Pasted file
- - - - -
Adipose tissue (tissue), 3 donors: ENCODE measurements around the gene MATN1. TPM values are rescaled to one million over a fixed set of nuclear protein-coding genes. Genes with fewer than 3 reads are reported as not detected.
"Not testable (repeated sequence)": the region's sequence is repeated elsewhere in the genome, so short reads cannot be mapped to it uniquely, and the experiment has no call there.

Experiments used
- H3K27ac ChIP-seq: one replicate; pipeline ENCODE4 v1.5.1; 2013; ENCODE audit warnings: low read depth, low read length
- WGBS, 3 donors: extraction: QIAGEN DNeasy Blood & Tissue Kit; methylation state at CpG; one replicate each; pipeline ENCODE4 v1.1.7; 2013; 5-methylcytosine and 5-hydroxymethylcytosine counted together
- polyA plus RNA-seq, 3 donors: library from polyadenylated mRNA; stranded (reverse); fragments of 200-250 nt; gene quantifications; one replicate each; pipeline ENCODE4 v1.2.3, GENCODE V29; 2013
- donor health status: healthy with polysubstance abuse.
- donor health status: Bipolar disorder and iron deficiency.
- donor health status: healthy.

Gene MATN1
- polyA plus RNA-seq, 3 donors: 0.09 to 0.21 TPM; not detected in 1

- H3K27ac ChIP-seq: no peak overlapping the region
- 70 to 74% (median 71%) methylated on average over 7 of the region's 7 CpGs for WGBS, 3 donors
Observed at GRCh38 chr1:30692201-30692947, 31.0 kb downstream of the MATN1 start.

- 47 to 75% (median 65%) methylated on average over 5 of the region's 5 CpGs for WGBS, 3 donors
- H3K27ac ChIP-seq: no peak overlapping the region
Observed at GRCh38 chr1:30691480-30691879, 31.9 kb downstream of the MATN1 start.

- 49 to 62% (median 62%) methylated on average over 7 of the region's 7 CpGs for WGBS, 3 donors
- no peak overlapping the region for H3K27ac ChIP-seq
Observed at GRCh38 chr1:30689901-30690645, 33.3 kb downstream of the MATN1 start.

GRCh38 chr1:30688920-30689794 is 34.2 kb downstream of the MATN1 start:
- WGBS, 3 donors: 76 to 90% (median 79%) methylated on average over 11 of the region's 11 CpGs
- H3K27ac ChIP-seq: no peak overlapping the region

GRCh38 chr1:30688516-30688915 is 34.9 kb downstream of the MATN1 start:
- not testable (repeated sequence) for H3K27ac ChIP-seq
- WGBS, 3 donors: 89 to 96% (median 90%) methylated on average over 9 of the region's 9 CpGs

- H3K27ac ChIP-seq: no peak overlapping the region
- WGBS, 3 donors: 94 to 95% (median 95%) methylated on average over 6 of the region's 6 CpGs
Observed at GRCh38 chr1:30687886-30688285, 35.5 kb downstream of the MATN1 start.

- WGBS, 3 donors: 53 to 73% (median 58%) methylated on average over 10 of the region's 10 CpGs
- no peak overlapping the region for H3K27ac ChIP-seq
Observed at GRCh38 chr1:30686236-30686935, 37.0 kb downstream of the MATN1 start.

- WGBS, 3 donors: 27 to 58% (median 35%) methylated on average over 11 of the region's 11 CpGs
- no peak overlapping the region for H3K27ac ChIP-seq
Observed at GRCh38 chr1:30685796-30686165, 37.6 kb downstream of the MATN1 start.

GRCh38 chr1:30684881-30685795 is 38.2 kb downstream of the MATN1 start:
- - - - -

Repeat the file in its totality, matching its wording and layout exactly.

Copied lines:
Adipose tissue (tissue), 3 donors: ENCODE measurements around the gene MATN1. TPM values are rescaled to one million over a fixed set of nuclear protein-coding genes. Genes with fewer than 3 reads are reported as not detected.
"Not testable (repeated sequence)": the region's sequence is repeated elsewhere in the genome, so short reads cannot be mapped to it uniquely, and the experiment has no call there.

Experiments used
- H3K27ac ChIP-seq: one replicate; pipeline ENCODE4 v1.5.1; 2013; ENCODE audit warnings: low read depth, low read length
- WGBS, 3 donors: extraction: QIAGEN DNeasy Blood & Tissue Kit; methylation state at CpG; one replicate each; pipeline ENCODE4 v1.1.7; 2013; 5-methylcytosine and 5-hydroxymethylcytosine counted together
- polyA plus RNA-seq, 3 donors: library from polyadenylated mRNA; stranded (reverse); fragments of 200-250 nt; gene quantifications; one replicate each; pipeline ENCODE4 v1.2.3, GENCODE V29; 2013
- donor health status: healthy with polysubstance abuse.
- donor health status: Bipolar disorder and iron deficiency.
- donor health status: healthy.

Gene MATN1
- polyA plus RNA-seq, 3 donors: 0.09 to 0.21 TPM; not detected in 1

- H3K27ac ChIP-seq: no peak overlapping the region
- 70 to 74% (median 71%) methylated on average over 7 of the region's 7 CpGs for WGBS, 3 donors
Observed at GRCh38 chr1:30692201-30692947, 31.0 kb downstream of the MATN1 start.

- 47 to 75% (median 65%) methylated on average over 5 of the region's 5 CpGs for WGBS, 3 donors
- H3K27ac ChIP-seq: no peak overlapping the region
Observed at GRCh38 chr1:30691480-30691879, 31.9 kb downstream of the MATN1 start.

- 49 to 62% (median 62%) methylated on average over 7 of the region's 7 CpGs for WGBS, 3 donors
- no peak overlapping the region for H3K27ac ChIP-seq
Observed at GRCh38 chr1:30689901-30690645, 33.3 kb downstream of the MATN1 start.

GRCh38 chr1:30688920-30689794 is 34.2 kb downstream of the MATN1 start:
- WGBS, 3 donors: 76 to 90% (median 79%) methylated on average over 11 of the region's 11 CpGs
- H3K27ac ChIP-seq: no peak overlapping the region

GRCh38 chr1:30688516-30688915 is 34.9 kb downstream of the MATN1 start:
- not testable (repeated sequence) for H3K27ac ChIP-seq
- WGBS, 3 donors: 89 to 96% (median 90%) methylated on average over 9 of the region's 9 CpGs

- H3K27ac ChIP-seq: no peak overlapping the region
- WGBS, 3 donors: 94 to 95% (median 95%) methylated on average over 6 of the region's 6 CpGs
Observed at GRCh38 chr1:30687886-30688285, 35.5 kb downstream of the MATN1 start.

- WGBS, 3 donors: 53 to 73% (median 58%) methylated on average over 10 of the region's 10 CpGs
- no peak overlapping the region for H3K27ac ChIP-seq
Observed at GRCh38 chr1:30686236-30686935, 37.0 kb downstream of the MATN1 start.

- WGBS, 3 donors: 27 to 58% (median 35%) methylated on average over 11 of the region's 11 CpGs
- no peak overlapping the region for H3K27ac ChIP-seq
Observed at GRCh38 chr1:30685796-30686165, 37.6 kb downstream of the MATN1 start.

GRCh38 chr1:30684881-30685795 is 38.2 kb downstream of the MATN1 start: